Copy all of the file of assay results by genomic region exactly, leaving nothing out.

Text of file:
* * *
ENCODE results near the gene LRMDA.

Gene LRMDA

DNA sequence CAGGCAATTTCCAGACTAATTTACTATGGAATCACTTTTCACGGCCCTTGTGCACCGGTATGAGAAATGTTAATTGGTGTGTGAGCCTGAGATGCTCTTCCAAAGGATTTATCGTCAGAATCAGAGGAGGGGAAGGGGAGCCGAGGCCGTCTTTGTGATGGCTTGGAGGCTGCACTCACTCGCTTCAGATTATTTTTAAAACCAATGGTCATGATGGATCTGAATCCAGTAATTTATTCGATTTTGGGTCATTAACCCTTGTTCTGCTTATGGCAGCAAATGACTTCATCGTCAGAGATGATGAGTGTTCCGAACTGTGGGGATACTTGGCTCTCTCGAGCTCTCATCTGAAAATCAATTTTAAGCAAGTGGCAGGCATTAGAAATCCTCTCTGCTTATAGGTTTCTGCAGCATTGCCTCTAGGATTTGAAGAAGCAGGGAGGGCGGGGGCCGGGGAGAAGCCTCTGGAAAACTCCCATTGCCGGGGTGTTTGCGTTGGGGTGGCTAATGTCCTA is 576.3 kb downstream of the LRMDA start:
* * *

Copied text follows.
ENCODE results near the gene LRMDA.

Gene LRMDA

DNA sequence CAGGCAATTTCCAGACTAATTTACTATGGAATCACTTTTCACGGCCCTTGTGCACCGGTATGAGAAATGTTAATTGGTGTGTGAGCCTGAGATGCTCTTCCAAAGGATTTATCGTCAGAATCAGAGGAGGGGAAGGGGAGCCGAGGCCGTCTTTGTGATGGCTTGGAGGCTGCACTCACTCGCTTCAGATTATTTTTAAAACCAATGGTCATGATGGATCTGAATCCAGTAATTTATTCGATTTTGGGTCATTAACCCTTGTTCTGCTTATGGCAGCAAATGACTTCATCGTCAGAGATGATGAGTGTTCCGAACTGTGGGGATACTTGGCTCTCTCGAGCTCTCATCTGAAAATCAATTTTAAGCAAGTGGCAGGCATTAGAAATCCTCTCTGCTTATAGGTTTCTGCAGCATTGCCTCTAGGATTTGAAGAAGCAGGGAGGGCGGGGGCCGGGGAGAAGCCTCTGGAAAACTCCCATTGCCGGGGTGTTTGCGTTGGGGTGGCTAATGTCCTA is 576.3 kb downstream of the LRMDA start: